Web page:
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The pump: broscience or legitimate muscle images?

Der Pump: Broscience oder legitimer Muskelbilder?

The scientific research is in and the muscle pump can really make a difference. Find out how much it can help improve your muscle gains. This article includes a complete pump maximizing training plan.

"Remember - and I emphasize this again and again - that bodybuilding training is all about working for the pump and doing reps."

- Jay Cutler

"The greatest feeling you can get in the gym, or the most satisfying feeling you can get in the gym, is the pump."

- Arnold Schwarzenegger

"You pump it up, the pump wears off a little bit, a little bit stays. You pump it up the next time, a little more remains. And little by little it accumulates and creates your look.

- Frank Zane

Is the pump garbage or is it worth the time? That is the question

In the past, I completely ignored the pump. I thought it was a complete waste of time to strive for it and that the supposed benefits were pure broscience. Whenever someone asked me if the pump was worth paying attention to, I always tooted the same horn:

Stick to progressive overload and don't bother with the pump.

Recently, however, I've learned that there is an appreciable amount of scientific research supporting the value of pump sets. Over the past decade, evidence has accumulated to support the theory that blood flow is an important regulator of glucose uptake into muscle tissue. There is also scientific research suggesting that blood flow influences muscle protein synthesis. It does this by increasing the transport of free amino acids into the muscle cells. This in turn stimulates the synthesis of protein.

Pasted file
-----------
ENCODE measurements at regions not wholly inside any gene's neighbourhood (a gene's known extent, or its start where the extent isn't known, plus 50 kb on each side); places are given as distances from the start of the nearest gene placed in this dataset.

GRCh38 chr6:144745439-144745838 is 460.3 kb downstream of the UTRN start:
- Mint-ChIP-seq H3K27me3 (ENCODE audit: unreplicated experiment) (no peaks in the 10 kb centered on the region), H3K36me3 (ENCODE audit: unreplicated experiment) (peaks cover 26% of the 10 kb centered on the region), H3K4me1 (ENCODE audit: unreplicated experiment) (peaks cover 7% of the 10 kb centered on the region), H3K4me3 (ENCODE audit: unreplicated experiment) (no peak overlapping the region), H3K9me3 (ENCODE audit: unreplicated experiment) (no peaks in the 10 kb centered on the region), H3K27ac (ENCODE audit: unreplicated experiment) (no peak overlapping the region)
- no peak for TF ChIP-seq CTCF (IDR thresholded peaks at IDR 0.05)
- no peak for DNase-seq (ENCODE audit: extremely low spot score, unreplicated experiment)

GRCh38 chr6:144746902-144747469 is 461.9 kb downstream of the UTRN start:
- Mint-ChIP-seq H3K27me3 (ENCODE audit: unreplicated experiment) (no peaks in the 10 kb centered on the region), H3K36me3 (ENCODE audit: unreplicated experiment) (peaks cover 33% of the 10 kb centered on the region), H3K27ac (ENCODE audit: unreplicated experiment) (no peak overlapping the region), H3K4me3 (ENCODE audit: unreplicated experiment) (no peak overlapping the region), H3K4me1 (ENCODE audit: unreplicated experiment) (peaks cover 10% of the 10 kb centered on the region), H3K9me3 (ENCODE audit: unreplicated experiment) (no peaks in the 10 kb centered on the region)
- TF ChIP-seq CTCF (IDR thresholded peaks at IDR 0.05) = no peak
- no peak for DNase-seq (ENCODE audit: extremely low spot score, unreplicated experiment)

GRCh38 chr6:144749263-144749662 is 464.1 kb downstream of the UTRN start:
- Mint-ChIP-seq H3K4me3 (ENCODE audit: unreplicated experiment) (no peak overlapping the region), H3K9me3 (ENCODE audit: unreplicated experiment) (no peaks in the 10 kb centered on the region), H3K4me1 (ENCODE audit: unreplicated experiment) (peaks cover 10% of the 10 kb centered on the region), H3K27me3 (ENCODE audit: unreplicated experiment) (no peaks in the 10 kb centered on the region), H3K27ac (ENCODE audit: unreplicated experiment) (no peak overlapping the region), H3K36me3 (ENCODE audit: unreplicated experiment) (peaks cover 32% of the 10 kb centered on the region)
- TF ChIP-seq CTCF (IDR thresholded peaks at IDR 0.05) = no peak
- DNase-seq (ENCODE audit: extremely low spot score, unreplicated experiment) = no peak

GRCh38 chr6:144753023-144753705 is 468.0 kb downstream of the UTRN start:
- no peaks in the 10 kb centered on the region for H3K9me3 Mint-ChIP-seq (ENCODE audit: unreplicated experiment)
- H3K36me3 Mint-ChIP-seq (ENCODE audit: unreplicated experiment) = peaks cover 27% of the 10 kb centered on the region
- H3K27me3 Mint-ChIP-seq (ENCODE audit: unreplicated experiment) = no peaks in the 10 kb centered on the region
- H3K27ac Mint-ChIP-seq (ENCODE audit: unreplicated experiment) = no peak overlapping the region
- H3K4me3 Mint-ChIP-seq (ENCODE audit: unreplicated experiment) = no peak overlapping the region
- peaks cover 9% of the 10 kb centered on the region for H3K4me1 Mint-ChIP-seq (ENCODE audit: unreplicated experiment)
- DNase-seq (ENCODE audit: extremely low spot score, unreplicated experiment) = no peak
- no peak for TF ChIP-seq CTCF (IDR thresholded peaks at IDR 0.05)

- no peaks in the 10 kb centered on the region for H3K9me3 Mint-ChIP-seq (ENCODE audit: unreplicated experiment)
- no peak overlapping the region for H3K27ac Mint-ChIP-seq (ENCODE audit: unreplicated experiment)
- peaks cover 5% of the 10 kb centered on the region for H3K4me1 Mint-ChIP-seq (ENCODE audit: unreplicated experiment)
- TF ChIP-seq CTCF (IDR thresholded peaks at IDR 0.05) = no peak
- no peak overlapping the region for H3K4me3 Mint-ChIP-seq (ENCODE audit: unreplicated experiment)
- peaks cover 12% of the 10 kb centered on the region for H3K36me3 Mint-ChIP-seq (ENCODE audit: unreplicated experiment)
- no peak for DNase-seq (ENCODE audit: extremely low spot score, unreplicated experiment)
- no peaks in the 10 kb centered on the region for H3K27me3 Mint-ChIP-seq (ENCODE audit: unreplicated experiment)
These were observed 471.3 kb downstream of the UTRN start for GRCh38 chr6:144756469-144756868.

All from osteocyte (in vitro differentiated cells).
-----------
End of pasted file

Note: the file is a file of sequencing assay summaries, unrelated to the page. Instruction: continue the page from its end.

This notion is supported by the strong correlation between blood flow and fractional synthesis rate (FSR).

"In summary, the results of our study show that net protein synthesis during amino acid administration can be doubled by prior performance of heavy resistance training. Furthermore, the data suggest a link between the stimulation of protein synthesis after exercise and an acceleration of amino acid transport. The higher rate of transport after exercise may be due to an increase in blood flow." (1)

To make a long story short, extended pump sets increase blood flow to muscle tissue, which obviously creates the potential for an increase in muscle tissue due to the impact on protein synthesis.

The pump as a training tool

So we have established that the pump is indeed a useful training tool, but it should be emphasized that hypertrophy (the muscle building process) is a very complex process that requires a variety of methods if maximum gains in muscle mass are the goal. Scientific research shows us that the pump creates a potential for more muscle mass, but it is not the only muscle building mechanism.

If you were to train only for pump and ignore all other research on the muscle building process, you would be unlikely to build significant amounts of muscle mass. Pump should be used in combination with other muscle building tools and not instead of them. Think of the pump as a muscle building enhancer and not the primary stimulus for building muscle.

The human body is very efficient when it comes to adapting to an external stimulus. If you started your training with 45 kilos on the bench press and never increased the weight because you only focused on pump sets, then it is likely that you built some muscle mass during the first few months. However, from the point at which the adaptations to these specific demands are complete, the gains will slow down dramatically.

How do we know this? Let's look at the scientific evidence. I want you to draw your own conclusions from the following information.

The SAID principle

The SAID principle, which stands for specific adaptations to demands, is something very real. If you don't continue to challenge your body in new and more intense ways, your muscles will have no reason to grow. You can of course continue to use the same weight and perform more sets or repetitions, but this approach has its limits.